At E3 2009, when I stumbled upon the Runic Games’ action-RPG, Torchlight, I knew I was playing something special. Now, three years and millions of copies sold later, Runic Games delivers the sequel both critics and fans alike have been frothing for. Torchlight II is upon us and during a year full of anticipated sequels, there is no question the wait for this gem was well worth it.
If there was one critique of the original RPG Hack-N-Slasher Torchlight, it’s that it did not contain any type of co-op gameplay. Here was an extremely fun game you couldn’t really share with anyone else. Well, co-op was the first addition to Torchlight II and it is a blast. For this review, I played the entire first act (of three) cooperatively with my friend and colleague, Corey Dockendorf. Everything felt right while playing. I experienced almost no latency during any of our sessions together. There were so many little things that made the experience great; only seeing your own loot to being able to trade to even a small notification icon if your partner is currently in his/her inventory. Even setting up a game is intuitive, and with options for local LAN and internet play, you really cannot go wrong.
Besides cooperative play, Runic made many improvements that are simply outstanding. While the graphical style may not have changed much, the developers added outdoor environments which include dynamic weather and changes to time of day. This reveals how much work they did on the lighting and shadow rendering. I know it’s me geeking out on some uber-technical stuff, but to stop and destroy a torch in the environment and immediately see the difference in world is astounding.
Another big improvement is in the skill system. With four classes, each having three dozen or so skills to choose from, it can seem a little overwhelming. Too often in RPGs where you must assign skill points, you find yourself regretting past decisions of where to assign skill points. The beauty of the Torchlight II system is that there are well over a hundred skill points you will receive over the course of the game, leaving plenty of opportunity to have wasted a few skill points here or there. The other beauty of this is that there is no “guaranteed best build” to be had. You can experiment to your heart’s content and create the best build for you and your play style. You need not hunt down the perfect build in the forums just to be successful. And with the differences in the four classes (berserker, embermage, engineer, outlander), you can easily have completely different experiences making for a very robust, stylized game.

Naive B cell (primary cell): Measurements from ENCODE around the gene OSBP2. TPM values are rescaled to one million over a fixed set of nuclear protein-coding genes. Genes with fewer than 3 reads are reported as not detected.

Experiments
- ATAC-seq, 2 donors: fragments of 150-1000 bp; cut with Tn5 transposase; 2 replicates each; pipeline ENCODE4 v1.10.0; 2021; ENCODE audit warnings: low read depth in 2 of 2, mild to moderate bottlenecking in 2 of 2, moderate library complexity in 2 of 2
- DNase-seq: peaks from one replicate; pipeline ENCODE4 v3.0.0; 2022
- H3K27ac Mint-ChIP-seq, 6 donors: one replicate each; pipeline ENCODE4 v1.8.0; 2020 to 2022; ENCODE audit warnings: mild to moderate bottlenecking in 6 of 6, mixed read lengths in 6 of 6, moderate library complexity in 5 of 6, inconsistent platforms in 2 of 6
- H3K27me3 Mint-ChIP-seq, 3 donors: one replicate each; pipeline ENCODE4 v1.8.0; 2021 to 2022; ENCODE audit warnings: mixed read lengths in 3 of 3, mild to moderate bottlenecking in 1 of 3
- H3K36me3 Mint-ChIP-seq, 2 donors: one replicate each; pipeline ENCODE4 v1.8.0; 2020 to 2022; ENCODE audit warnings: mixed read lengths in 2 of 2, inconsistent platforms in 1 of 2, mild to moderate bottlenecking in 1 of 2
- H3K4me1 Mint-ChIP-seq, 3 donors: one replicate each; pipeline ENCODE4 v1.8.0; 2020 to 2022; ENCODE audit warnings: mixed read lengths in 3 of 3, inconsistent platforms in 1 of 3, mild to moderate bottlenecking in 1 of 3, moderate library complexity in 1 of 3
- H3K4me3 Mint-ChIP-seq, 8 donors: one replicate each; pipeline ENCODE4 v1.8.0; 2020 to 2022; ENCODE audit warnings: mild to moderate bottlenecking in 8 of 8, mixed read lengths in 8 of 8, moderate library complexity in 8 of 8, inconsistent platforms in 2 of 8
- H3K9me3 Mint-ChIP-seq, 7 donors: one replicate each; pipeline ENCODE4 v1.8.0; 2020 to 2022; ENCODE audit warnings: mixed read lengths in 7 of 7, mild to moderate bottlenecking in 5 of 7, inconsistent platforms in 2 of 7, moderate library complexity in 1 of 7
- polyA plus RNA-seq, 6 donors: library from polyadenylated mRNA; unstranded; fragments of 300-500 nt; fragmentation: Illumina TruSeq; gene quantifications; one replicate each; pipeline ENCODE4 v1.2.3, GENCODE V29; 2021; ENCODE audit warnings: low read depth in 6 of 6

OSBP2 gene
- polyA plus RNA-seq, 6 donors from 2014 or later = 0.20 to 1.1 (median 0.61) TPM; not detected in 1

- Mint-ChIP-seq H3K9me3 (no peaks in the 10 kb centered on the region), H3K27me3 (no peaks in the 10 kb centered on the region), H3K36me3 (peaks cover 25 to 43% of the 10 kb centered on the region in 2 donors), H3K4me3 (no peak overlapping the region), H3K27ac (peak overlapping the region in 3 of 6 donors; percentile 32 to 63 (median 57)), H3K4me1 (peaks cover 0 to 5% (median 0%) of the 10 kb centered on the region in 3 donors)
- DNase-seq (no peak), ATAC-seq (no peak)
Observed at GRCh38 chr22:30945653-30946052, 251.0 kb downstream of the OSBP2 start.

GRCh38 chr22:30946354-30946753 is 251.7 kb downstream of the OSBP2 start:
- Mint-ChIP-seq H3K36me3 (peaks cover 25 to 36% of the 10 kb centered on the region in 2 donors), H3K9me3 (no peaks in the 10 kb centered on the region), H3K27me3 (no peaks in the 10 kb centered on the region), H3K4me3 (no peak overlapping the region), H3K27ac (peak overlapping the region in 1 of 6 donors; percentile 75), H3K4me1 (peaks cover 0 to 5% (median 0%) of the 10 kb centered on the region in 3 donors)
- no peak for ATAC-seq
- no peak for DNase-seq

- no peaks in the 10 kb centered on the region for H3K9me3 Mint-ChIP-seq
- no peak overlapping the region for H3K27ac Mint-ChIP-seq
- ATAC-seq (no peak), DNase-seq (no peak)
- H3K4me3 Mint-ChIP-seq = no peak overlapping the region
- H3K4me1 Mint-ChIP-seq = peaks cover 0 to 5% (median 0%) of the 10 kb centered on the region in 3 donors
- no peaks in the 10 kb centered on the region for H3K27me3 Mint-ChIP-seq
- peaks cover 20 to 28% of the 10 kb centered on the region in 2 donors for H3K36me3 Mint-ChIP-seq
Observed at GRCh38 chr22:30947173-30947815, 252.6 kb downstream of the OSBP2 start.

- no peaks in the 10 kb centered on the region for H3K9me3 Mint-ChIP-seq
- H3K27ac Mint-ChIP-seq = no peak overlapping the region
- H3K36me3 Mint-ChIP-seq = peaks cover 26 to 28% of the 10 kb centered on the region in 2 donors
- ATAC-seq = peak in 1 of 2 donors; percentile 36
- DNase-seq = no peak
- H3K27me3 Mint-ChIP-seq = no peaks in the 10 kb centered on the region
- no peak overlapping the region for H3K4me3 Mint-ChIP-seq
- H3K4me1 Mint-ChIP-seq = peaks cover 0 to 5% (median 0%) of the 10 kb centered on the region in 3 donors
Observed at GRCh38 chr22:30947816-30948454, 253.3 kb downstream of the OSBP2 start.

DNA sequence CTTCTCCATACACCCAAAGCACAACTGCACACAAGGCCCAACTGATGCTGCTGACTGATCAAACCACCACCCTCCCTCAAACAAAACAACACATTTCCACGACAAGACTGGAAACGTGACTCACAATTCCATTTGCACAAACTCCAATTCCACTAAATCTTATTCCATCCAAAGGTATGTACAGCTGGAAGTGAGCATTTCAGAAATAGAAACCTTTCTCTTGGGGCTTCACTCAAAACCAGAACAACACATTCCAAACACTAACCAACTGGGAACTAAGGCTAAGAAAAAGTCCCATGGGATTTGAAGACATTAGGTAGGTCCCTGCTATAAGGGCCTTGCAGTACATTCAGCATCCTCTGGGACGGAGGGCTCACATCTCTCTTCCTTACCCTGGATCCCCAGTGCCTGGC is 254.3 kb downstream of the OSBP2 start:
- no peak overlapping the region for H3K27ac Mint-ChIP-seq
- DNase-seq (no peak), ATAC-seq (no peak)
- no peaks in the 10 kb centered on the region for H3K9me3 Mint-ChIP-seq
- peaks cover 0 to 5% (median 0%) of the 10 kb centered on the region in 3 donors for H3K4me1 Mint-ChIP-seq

If any criticism could be laid onto Torchlight II at all, it is that it is repetitive – you run around, click-click-click, kill things, pick up loot, rinse repeat. This is true of any dungeon-crawling action-RPG. What sets Torchlight II apart from this eternal grind is the way they handle it. Sure, there is the main quest line and there is a lot of pew-pew, but there is also plenty of exploration in the outdoor environments and random side quests that you will stumble into including a ghostly side quest involving an homage to Goonies where you’ll find Chester Copperpot and One-Eyed Willy. Believe me, you’ll be bored.
Overall, Torchlight II is an amazing sequel that absolutely hits on every aspect. Everything is improved and expanded from the original – just what you would expect. I had a blast with this game and will be playing this for months to come. This is an absolute must purchase, especially at its $19.99 price point. Torchlight II is out now as a digital download from Steam, Runic Games, Perfect World, GamersGate, GameFly, and GameStop.
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